Find definitions and interpretation guidance for every statistic that is provided with a histogram with a fitted Weibull distribution.

The sample size (N) is the number of nonmissing observations for a Y variable or a group.

A Weibull distribution is defined by two parameters: the shape and the scale. When you fit a Weibull distribution, Minitab estimates these parameters from your sample.

- Shape
- The shape parameter describes how the data are distributed. A shape of 3 approximates a normal curve. Lower shape values result in a right-skewed distribution, higher values result in a left-skewed distribution. For example, the following Weibull distributions all have a scale parameter of 5. The shape parameters for the distributions are 2, 3, and 10.
- Scale
- The scale parameter describes how spread out the data are. Generally, a larger scale results in a distribution that is more spread out.

The minimum is the smallest data value.

In these data, the minimum is 7.

13 | 17 | 18 | 19 | 12 | 10 | 7 |
9 | 14 |

One of the simplest ways to assess the spread of your data is to compare the minimum and maximum.

The maximum is the largest data value.

In these data, the maximum is 19.

13 | 17 | 18 | 19 |
12 | 10 | 7 | 9 | 14 |

One of the simplest ways to assess the spread of your data is to compare the minimum and maximum.

The null and alternative hypotheses are two mutually exclusive statements about the distribution of the data. The Anderson-Darling test uses sample data to determine whether to reject the null hypothesis.

- Null Hypothesis
- The null hypothesis states that the data follow a Weibull distribution.
- Alternative Hypothesis
- The alternative hypothesis states that the data do not follow a Weibull distribution.

The Anderson-Darling goodness-of-fit statistic (AD-Value) measures the area between the fitted line (which is based on a Weibull distribution) and the empirical distribution function (which is based on the data points). The Anderson-Darling statistic is a squared distance that is weighted more heavily in the tails of the distribution.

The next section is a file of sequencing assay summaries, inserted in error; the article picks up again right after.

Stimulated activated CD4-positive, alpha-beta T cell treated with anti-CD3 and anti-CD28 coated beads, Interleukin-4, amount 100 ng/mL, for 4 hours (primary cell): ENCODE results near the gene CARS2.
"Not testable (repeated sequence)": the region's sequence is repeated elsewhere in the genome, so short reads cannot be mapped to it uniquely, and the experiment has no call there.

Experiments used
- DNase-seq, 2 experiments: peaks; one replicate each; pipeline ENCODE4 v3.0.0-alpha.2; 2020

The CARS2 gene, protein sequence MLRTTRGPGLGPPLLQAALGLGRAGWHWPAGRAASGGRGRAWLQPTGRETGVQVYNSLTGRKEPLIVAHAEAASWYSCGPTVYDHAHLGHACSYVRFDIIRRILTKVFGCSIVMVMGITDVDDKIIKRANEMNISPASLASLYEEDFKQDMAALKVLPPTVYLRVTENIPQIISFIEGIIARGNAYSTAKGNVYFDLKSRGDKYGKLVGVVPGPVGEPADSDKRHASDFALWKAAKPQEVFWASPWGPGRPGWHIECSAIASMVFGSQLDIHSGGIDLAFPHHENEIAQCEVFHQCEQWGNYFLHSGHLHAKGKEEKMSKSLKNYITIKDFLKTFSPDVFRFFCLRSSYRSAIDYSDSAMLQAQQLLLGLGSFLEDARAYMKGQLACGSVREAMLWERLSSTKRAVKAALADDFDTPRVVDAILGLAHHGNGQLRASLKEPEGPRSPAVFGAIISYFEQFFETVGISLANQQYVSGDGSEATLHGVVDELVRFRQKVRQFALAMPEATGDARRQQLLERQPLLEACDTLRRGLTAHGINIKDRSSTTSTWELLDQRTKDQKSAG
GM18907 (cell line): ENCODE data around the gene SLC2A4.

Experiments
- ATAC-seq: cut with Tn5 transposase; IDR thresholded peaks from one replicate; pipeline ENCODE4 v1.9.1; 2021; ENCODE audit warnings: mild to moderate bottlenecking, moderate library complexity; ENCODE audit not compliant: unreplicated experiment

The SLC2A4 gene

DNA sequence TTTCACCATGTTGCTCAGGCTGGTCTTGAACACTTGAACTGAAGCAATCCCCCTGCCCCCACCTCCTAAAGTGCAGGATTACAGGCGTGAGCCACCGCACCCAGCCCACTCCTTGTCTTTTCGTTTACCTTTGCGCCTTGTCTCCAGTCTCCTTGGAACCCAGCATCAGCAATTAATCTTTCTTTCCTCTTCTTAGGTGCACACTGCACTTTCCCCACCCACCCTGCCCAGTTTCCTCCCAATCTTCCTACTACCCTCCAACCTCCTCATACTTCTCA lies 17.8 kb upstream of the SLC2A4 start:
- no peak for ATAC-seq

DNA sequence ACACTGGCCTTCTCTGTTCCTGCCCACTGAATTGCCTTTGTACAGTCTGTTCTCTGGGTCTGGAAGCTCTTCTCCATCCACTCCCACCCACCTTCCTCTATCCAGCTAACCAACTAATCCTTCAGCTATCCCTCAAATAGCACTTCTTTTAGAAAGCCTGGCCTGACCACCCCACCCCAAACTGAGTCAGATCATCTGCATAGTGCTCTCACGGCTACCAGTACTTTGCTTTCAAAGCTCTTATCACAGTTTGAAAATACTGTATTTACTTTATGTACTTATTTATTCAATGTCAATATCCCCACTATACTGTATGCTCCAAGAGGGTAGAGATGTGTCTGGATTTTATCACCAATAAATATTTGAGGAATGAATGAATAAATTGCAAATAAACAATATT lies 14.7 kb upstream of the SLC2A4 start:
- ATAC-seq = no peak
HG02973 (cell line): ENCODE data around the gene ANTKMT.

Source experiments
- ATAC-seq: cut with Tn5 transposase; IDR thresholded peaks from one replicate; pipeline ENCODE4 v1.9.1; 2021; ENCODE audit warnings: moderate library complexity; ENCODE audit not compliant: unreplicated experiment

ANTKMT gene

Minitab uses the Anderson-Darling statistic to calculate the p-value. The p-value is a probability that measures the evidence against the null hypothesis. Smaller p-values provide stronger evidence against the null hypothesis. Larger values for the Anderson-Darling statistic indicate that the data do not follow a Weibull distribution.

The p-value is a probability that measures the evidence against the null hypothesis. Smaller p-values provide stronger evidence against the null hypothesis.

Use the p-value to determine whether the data do not follow a Weibull distribution.

To determine whether the data do not follow a Weibull distribution, compare the p-value to the significance level. Usually, a significance level (denoted as α or alpha) of 0.05 works well. A significance level of 0.05 indicates a 5% risk of concluding that the data do not follow a Weibull distribution when they actually do follow a Weibull distribution.

- P-value ≤ α: The data do not follow a Weibull distribution (Reject H
_{0}) - If the p-value is less than or equal to the significance level, the decision is to reject the null hypothesis and conclude that your data do not follow a Weibull distribution.
- P-value > α : Cannot conclude the data do not follow a Weibull distribution (Fail to reject H
_{0}) - If the p-value is larger than the significance level, the decision is to fail to reject the null hypothesis because there is not enough evidence to conclude that your data do not follow a Weibull distribution. However, you cannot conclude that the data do follow a Weibull distribution.